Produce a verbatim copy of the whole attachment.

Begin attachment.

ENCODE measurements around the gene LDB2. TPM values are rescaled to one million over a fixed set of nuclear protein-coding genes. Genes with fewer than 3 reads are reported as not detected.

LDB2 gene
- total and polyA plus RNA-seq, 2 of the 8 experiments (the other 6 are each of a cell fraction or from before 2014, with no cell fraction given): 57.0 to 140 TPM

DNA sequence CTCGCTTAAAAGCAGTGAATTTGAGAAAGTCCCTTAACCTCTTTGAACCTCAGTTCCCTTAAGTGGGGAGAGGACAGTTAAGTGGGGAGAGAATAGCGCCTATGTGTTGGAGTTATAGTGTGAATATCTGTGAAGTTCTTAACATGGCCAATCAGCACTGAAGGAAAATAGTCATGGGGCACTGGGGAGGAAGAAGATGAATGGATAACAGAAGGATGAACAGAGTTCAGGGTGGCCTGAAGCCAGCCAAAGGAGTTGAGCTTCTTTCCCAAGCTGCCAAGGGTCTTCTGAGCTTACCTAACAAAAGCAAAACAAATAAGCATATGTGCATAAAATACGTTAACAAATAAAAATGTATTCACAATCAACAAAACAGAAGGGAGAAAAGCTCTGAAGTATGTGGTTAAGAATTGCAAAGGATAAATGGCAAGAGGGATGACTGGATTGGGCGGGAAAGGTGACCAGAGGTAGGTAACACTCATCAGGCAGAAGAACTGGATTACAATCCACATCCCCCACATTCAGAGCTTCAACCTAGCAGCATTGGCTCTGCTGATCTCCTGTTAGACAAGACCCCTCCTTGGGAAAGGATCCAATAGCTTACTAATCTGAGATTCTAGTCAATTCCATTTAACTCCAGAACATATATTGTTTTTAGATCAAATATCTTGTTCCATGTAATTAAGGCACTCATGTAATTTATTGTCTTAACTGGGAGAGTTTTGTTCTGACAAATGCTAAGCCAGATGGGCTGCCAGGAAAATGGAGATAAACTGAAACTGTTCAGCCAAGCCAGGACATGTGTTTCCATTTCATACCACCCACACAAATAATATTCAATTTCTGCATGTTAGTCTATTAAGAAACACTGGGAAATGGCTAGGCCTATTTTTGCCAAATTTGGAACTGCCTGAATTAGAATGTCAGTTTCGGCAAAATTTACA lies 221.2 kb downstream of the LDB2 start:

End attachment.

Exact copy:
ENCODE measurements around the gene LDB2. TPM values are rescaled to one million over a fixed set of nuclear protein-coding genes. Genes with fewer than 3 reads are reported as not detected.

LDB2 gene
- total and polyA plus RNA-seq, 2 of the 8 experiments (the other 6 are each of a cell fraction or from before 2014, with no cell fraction given): 57.0 to 140 TPM

DNA sequence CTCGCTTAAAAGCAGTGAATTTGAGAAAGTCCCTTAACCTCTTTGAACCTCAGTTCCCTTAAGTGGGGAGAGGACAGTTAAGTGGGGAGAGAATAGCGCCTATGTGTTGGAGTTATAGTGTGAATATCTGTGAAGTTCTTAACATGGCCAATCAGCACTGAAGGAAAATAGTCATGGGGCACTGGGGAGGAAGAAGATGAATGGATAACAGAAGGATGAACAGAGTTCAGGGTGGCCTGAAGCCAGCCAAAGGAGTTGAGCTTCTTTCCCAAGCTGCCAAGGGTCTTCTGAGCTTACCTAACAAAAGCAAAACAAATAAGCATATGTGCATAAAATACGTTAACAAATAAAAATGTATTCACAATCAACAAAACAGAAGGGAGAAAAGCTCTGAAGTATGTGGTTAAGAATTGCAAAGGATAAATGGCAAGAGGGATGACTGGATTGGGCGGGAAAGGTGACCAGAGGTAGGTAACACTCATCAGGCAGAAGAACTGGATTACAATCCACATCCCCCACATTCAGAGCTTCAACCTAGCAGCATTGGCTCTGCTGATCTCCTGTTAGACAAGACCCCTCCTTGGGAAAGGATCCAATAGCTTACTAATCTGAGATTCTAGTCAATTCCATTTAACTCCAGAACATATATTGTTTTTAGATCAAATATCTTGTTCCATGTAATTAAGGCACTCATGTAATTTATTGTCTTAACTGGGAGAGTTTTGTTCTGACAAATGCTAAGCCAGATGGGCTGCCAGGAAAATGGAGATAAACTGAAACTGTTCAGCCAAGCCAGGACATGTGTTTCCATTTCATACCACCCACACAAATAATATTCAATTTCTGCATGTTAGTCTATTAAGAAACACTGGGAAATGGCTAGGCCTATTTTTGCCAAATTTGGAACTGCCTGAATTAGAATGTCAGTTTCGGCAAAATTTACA lies 221.2 kb downstream of the LDB2 start: